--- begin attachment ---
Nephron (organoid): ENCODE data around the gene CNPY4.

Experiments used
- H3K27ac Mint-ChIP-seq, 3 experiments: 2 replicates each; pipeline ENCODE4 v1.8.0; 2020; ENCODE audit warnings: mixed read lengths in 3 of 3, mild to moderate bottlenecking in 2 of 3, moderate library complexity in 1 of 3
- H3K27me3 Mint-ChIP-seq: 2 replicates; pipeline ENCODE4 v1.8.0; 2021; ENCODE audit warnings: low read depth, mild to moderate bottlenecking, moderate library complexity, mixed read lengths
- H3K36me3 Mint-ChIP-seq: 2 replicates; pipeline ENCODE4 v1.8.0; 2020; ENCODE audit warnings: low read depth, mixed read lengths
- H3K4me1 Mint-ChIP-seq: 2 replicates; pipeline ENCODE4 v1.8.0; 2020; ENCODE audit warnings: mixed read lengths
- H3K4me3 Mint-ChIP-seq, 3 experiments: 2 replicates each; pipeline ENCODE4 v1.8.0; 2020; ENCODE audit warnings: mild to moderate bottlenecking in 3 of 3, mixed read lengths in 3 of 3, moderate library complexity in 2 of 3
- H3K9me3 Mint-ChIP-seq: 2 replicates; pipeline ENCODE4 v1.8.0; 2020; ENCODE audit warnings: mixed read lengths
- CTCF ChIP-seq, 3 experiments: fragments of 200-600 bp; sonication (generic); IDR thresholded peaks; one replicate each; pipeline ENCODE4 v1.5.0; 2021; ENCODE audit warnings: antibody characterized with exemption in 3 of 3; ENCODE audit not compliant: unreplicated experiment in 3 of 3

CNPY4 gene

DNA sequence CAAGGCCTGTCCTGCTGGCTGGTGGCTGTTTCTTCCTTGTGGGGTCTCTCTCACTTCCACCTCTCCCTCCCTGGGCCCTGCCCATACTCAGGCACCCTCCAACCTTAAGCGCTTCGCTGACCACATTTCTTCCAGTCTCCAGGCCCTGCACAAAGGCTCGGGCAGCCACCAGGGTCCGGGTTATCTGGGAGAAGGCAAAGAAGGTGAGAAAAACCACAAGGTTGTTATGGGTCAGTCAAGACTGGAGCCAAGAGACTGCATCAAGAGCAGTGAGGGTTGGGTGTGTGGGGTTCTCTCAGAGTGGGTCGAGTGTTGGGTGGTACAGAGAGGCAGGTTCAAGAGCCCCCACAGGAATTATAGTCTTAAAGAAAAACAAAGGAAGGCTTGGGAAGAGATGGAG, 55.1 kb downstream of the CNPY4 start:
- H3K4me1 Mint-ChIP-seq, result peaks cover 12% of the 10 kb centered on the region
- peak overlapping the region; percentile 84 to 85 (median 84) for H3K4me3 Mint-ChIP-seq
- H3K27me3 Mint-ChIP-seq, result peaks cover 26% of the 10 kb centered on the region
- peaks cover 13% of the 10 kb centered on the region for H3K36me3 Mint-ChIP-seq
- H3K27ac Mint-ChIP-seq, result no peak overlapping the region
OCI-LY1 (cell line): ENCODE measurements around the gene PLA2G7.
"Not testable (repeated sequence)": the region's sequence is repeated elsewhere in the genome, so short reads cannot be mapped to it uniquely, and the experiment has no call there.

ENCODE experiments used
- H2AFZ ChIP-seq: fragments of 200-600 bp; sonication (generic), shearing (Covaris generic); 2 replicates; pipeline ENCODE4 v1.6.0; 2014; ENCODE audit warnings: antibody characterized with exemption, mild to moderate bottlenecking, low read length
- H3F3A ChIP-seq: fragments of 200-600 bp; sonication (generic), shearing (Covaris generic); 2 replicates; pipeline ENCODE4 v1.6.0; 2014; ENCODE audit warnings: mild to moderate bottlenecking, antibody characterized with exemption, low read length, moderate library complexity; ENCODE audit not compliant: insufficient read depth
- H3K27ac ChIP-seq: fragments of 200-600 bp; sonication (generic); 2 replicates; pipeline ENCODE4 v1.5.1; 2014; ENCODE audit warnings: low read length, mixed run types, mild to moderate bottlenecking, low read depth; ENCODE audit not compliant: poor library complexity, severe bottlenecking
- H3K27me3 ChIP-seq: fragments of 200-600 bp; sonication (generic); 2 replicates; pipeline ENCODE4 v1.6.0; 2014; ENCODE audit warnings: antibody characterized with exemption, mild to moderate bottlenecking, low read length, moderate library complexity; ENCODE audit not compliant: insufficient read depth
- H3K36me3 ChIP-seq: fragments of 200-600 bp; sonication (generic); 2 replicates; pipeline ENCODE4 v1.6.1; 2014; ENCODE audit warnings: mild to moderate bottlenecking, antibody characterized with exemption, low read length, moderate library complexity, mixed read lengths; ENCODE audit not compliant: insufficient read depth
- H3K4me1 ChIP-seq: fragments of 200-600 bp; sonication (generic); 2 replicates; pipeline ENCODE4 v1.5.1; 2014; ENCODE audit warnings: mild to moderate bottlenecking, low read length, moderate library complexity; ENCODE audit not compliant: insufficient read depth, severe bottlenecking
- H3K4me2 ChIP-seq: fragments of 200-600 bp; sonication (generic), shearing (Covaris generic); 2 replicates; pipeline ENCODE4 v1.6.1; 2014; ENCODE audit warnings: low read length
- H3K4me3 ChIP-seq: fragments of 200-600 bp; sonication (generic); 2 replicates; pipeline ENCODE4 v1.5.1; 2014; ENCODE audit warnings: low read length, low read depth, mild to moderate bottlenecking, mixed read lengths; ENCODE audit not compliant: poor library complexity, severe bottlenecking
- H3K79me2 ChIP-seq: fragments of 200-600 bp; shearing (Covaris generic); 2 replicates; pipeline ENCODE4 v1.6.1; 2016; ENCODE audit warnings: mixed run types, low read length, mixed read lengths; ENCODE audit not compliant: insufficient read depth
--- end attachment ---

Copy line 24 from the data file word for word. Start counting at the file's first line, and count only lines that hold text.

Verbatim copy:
- H3K36me3 ChIP-seq: fragments of 200-600 bp; sonication (generic); 2 replicates; pipeline ENCODE4 v1.6.1; 2014; ENCODE audit warnings: mild to moderate bottlenecking, antibody characterized with exemption, low read length, moderate library complexity, mixed read lengths; ENCODE audit not compliant: insufficient read depth